President Obama entered office with high unemployment and a collapsed housing market. He cared little for the average person out of work with an upside-down mortgage: we should just buck up. None of this was his fault, and he accepts no responsibility, particularly when taking high-profile vacations and throwing expensive dinner parties. Instead, we should see all he has done: certain obscure mathematical models show that dumping a lot of tax dollars on a variety of different civic projects will stimulate job creation and a return to economic growth. Venn diagrams on a white board agree it will work; common sense will do the rest. Let us put aside the reality that none of his plans work: that isn’t his fault, but the Republicans’ who oppose union labor, superlative taxes for the upper 20%, and green technology.
War was another factor. Carter came into office during the Cold War at a point when thaws between the US and the Soviet Union, and thaws between the US and China, were again frosting up. Carter could have continued the Nixon agenda of meeting with Russia (or China), and agreeing that the problem was with China (or Russia), and that each superpower was acting in its own best interests. Carter elected to use a method called detente, which had many definitions. The net result, and the definition Carter favored, was one of indifference to what the other side was doing, provided they didn’t mind us doing the same thing. Because, Carter believed, they want to be friends with us. He hoped the Soviets could be played like a willing chess opponent. He wished the Chinese were sincere about making post-Mao reforms. The problem with a Cold War is that it is a war of calculation, risk, and cost/benefits; you cannot fight a Cold War hoping the other sides will play fair. His hopes and wishes took precendence over the cold tactical realities so perfectly exploited by Nixon and Kissinger.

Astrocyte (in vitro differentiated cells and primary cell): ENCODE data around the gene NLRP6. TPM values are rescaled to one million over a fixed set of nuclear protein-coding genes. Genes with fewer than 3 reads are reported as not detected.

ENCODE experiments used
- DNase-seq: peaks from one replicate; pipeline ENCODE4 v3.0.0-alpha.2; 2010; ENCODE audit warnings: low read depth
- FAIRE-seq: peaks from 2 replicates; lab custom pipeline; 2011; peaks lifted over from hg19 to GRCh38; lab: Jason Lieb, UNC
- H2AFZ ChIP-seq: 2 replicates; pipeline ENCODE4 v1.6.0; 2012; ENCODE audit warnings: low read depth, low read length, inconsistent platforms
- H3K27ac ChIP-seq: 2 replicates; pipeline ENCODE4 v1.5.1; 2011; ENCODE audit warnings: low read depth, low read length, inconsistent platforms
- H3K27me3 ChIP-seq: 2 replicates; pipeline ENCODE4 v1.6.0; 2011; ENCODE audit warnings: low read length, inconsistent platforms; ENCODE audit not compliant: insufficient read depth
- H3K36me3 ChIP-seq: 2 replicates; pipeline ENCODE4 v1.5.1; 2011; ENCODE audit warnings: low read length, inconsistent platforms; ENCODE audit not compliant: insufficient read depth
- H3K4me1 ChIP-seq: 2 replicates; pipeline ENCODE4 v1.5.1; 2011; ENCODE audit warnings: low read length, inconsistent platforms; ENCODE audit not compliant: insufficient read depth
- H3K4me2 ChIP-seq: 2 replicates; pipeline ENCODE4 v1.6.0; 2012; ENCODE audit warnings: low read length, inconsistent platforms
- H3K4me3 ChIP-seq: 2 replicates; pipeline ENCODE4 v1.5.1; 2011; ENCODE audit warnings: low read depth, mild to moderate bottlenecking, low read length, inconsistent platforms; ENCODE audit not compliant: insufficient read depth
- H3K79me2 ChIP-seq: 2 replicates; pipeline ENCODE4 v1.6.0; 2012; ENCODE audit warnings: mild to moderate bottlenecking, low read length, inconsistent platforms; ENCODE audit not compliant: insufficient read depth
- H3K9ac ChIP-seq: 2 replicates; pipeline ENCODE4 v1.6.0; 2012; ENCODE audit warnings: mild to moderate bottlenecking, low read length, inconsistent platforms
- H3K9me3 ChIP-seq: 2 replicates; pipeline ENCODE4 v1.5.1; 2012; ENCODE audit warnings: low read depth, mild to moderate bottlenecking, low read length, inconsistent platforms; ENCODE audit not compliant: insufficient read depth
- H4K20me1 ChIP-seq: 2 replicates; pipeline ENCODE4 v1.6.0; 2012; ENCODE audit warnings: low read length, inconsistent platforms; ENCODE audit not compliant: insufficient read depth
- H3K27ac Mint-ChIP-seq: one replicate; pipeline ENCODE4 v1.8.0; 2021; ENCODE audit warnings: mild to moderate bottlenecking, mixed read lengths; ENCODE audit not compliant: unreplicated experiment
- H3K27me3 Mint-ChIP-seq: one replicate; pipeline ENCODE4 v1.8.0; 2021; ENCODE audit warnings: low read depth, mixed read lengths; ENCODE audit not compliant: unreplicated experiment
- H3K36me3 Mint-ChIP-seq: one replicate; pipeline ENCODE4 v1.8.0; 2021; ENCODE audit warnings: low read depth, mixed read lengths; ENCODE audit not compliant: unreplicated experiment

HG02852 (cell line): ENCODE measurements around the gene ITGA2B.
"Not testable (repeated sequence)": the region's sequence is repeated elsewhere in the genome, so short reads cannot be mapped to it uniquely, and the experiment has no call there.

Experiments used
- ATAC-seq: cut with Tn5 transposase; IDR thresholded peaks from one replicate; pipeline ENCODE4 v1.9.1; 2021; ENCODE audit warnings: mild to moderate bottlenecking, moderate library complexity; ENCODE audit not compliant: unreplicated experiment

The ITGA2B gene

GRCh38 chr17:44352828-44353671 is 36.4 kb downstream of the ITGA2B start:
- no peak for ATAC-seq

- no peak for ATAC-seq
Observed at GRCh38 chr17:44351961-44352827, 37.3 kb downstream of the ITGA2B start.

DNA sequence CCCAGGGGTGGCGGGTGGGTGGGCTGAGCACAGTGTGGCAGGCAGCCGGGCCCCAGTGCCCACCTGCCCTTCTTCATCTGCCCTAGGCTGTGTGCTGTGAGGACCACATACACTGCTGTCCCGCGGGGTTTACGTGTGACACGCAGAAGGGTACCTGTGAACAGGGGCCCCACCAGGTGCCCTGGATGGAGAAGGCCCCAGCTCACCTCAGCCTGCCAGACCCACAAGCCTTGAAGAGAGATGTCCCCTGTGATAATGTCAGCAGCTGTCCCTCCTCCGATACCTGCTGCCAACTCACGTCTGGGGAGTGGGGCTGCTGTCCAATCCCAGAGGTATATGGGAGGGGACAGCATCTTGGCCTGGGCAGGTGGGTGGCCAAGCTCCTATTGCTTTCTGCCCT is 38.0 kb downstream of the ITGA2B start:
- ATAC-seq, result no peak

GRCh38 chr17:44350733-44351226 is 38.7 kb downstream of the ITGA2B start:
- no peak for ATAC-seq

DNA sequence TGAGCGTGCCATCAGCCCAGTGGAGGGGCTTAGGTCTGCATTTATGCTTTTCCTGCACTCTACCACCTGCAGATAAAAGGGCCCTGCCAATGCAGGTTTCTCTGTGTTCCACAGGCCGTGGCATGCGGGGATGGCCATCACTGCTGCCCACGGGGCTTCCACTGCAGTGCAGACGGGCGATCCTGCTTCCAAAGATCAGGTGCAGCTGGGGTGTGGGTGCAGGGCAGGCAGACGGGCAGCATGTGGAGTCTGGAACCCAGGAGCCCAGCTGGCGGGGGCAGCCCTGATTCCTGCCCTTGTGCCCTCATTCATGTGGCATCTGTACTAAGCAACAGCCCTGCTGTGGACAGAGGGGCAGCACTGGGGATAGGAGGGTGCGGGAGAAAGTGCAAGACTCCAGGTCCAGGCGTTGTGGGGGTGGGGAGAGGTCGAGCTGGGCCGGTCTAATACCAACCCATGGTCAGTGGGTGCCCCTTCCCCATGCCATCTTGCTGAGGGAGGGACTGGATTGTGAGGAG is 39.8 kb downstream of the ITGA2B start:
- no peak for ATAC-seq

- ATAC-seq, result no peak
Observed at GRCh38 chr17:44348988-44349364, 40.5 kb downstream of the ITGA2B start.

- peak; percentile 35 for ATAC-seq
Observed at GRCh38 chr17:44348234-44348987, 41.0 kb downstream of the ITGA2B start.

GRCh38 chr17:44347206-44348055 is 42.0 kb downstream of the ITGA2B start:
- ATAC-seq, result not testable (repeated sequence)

President Obama, by contrast, arrived with hot wars in progress. As a candidate, he opposed Bush’s surge-forward strategy in Iraq but rejected the maintain-even-pressure strategy in Afghanistan; as President, he realized he realized he was wrong about both. The surge was working in Iraq, and he looked foolish for having opposed it. In Afghanistan, he attempted to ratchet up the pressure, and the situation has become obviously worse. But as he has made quite clear, President Obama does not care about the wars. He is not interested in victory, and privately thinks the military is a bad thing. Again, he has little stomach for war, and would rather pull the troops out of both locations as soon as possible.
In short, these are very different guys with superficially similar situations, even though their opportunities for real progress are somewhat similar. Both are making mistakes, but are making mistakes for very different reasons. Carter could not understand why he was disliked, because he intended to be such a nice guy. Obama cannot comprehend his lack of support, because he is so well-educated.
Like a dad on Christmas Eve staring at the detailed instructions for assembling a kid’s bike, Carter hopes to see an ecstatic and thankful kid, but cannot figure out the directions at all. Obama understands the directions perfectly well, but would rather get to bed first—and besides, it’s not like the kid will ride the thing before May, anyway. You just know the bike is never going to get built.